The support act – Birmingham alt-rock trio SHAAKE [7/10] – open the show brilliantly, with explosive guitar riffs, exciting rhythmic interplay and powerhouse vocals. The trio’s sound (albeit expanded by pre-recorded tracks of bass and atmospheric vocals) is much bigger than the sum of its parts. The female singer’s delivery was especially noteworthy, being powerful enough to sha(a)ke the walls, without compromising on tone. The band currently have no material online, but they are definitely one to watch for 2015.
The crowd tentatively moved toward the stage as Wild Child [8/10] saunter onto stage – the majority of the band barefoot – and launch into a surprisingly heavy version of ‘Living Tree’. As the band had pre-warned “if all you’ve heard is Pillow Talk (their charming acoustic ukelele hit), you’re in for a bit of a surprise”. The six-piece have an effortlessly saturated sound, and with some excellent drumming, they manage to really put the ‘rock’ into folk-rock. That’s not to say that the acoustic, intimate Wild Child that we have come to know and love wasn’t still present throughout, and whilst the opening band had struggled to really engage with the 20-person audience, the Texans seemed right at home. The band’s recent surge in popularity has meant that they are used to playing bigger shows in the States. However, the ever-modest folkers still seemed overwhelmed by the turnout, visibly grateful and surprised to have any fans across the pond at all.
In many ways, the intimate setting let the band really relax, and their set basically ended up as an interactive request show. Audience members would call out for their favourites, and the band would change the setlist at whim. The six-piece owned the stage, and was possibly the most relaxed gig I’ve ever been to. At one point, the bassist wandered off mid-song to have a chat with someone side-stage. Pretty rock n’ roll eh?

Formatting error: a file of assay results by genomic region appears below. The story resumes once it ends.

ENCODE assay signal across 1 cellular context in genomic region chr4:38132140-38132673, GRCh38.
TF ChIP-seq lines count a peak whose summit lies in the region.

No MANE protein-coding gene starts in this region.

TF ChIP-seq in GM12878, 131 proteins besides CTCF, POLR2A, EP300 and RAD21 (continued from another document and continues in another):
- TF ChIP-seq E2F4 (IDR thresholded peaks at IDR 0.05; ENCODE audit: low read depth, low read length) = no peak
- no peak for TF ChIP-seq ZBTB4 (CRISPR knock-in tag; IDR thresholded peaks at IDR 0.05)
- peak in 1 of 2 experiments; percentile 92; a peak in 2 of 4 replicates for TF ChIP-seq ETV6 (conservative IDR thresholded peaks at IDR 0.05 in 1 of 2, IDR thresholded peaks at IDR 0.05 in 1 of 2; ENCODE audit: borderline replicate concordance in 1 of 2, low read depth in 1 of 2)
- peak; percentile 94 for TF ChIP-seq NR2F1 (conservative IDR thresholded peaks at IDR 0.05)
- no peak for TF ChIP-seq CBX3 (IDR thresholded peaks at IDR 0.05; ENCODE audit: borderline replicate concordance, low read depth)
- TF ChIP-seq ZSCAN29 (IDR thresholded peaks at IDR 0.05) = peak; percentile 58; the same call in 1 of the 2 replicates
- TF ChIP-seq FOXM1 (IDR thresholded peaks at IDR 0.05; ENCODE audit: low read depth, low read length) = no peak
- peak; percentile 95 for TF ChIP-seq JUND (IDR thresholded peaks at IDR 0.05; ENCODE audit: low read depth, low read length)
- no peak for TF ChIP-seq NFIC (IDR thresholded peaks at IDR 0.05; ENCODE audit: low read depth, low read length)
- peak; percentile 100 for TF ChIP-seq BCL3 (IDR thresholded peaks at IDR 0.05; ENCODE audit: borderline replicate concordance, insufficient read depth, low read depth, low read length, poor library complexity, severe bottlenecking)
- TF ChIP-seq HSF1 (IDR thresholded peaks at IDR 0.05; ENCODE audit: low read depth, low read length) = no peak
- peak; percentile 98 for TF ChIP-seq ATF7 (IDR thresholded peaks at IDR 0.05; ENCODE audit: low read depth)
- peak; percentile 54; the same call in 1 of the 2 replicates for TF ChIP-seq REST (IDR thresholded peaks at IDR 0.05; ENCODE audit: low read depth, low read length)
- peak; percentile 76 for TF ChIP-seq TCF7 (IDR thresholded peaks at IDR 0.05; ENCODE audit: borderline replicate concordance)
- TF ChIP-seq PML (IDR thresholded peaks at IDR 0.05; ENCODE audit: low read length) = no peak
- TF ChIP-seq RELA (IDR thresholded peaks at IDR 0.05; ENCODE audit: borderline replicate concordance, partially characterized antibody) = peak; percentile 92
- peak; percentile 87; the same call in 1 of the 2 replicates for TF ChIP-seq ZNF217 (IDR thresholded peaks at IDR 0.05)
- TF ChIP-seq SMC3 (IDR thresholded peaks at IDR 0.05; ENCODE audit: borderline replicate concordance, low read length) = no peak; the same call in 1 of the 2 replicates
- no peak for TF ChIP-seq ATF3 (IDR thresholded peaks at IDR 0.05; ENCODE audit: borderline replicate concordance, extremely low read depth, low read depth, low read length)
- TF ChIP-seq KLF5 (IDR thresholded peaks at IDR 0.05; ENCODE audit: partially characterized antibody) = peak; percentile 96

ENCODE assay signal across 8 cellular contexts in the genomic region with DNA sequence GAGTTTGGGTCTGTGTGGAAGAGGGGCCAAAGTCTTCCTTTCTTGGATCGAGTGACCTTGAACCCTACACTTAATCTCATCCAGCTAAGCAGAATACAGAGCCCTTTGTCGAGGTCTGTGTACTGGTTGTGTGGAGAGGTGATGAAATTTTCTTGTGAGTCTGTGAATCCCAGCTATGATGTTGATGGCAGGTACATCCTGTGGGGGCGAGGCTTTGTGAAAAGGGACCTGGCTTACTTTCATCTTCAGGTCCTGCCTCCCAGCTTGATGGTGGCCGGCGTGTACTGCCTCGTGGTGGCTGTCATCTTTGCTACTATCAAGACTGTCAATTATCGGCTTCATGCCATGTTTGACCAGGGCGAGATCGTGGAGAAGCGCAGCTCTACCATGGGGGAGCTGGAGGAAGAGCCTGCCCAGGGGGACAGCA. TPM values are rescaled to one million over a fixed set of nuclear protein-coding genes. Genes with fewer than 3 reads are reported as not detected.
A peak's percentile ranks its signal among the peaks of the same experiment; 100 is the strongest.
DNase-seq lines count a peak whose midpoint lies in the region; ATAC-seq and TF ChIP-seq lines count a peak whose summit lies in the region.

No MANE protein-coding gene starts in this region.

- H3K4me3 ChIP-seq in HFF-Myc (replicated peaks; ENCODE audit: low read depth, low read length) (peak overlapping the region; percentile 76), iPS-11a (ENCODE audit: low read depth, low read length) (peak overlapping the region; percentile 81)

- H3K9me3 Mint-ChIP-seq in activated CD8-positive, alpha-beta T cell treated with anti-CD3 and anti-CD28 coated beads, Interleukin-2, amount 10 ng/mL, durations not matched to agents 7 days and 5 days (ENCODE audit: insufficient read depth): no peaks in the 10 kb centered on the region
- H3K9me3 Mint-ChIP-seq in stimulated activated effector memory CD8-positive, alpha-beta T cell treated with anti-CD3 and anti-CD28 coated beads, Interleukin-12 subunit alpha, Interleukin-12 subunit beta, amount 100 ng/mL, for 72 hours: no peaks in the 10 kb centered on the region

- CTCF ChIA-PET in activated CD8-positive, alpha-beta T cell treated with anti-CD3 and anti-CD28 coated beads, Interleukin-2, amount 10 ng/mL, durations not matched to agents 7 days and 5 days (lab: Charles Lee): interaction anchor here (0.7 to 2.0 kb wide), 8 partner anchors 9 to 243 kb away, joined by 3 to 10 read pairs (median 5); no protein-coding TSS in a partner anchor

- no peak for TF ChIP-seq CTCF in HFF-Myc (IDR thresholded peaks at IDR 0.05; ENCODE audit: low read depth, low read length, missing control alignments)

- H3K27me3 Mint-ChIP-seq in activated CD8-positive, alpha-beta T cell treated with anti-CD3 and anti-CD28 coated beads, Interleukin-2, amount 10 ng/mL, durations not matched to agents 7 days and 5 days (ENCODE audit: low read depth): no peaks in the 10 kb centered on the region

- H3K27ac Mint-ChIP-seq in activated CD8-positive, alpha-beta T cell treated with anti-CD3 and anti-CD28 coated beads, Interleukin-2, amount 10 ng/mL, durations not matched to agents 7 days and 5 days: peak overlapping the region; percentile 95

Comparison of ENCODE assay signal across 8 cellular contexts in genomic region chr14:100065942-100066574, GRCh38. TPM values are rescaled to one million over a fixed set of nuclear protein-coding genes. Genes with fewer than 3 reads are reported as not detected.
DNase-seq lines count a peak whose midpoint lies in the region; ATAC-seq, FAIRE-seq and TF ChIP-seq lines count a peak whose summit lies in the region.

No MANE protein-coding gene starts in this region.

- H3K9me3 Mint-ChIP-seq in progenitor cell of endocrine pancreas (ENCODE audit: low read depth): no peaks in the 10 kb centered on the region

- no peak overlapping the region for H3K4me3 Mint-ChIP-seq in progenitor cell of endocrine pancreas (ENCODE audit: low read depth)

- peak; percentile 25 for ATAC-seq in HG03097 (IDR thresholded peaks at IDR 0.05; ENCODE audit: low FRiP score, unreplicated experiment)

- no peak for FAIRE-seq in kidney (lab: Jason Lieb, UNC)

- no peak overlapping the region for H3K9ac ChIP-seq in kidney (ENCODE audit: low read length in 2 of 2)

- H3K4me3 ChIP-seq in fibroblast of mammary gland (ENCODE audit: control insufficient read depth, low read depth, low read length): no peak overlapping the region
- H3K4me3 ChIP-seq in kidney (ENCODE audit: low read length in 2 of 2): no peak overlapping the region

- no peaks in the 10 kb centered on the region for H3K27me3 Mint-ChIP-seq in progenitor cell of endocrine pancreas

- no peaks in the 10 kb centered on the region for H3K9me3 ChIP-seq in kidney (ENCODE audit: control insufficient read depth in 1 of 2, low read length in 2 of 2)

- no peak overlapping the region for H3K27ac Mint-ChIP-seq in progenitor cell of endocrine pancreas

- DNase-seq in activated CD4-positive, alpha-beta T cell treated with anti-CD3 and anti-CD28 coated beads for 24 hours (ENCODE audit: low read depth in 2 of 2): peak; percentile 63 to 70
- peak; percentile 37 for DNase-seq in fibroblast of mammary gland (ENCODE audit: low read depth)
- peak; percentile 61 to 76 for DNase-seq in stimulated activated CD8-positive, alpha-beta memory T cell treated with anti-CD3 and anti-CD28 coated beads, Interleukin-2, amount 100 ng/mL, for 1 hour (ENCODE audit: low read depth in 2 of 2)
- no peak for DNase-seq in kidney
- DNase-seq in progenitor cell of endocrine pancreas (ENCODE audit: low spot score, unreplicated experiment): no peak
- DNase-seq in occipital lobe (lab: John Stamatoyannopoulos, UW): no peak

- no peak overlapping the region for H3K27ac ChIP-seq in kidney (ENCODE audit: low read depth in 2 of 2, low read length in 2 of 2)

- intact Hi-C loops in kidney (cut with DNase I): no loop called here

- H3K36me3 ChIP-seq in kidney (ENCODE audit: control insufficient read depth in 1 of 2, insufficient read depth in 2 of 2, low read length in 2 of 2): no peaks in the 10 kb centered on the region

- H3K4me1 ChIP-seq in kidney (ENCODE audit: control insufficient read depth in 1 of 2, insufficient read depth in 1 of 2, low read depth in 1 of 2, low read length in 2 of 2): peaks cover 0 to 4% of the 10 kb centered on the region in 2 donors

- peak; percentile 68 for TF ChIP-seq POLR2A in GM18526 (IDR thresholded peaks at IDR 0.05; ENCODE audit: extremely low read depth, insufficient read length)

Wild Child radiate sunshine, rainbows and all things fuzzy; their Southern charm and buttery, bitter love songs are endearing and heartfelt. The dynamic chemistry between lead singers Alexander and Kelsey – who often turn to face each other when singing – is adorable, and the hilarious adlibs during ‘Someone Else’ including favourite “you’ve found someone else and she’s beautiful… the bitch” had the small crowd eating out of the palm their hands. The band’s stage chat was charming and funny throughout (which I feel obliged to say as they used one of my jokes from the earlier interview). Yes. They were very witty indeed.
It was a night of outstanding female vocal performances, and unsurprisingly, Kelsey Wilson’s melt-in-mouth singing was outrageously good and a definite standout. The sweetly-sung ‘Darling Divine’ was incomprehensibly and indescribably brilliant, sending shivers down spines and melting hearts throughout the Academy. That’s not to say Alexander Beggins’ soothing delivery was not up to scratch – quite the opposite – but it was Kelsey that stole the show.
Set highlights were ‘Silly Things’, ‘Pillow Talk’ and fast-paced, dark ‘The Tale of You & Me’, the latter closing the show with a climactic sing-along. Usually a gig is more entertaining and the crowd is more enthused if the venue is fuller, and admittedly at times – during the more upbeat songs – I did wish I was more immersed in a larger crowd (such as those they have been playing to in the States), just so my awkward minimal jiving was less noticeable. But for the vast majority of the set, the intimate, interactive nature of the show created a different kind of audience-band engagement, and it’s just a testament to the quality of the band that they can excel in either setting.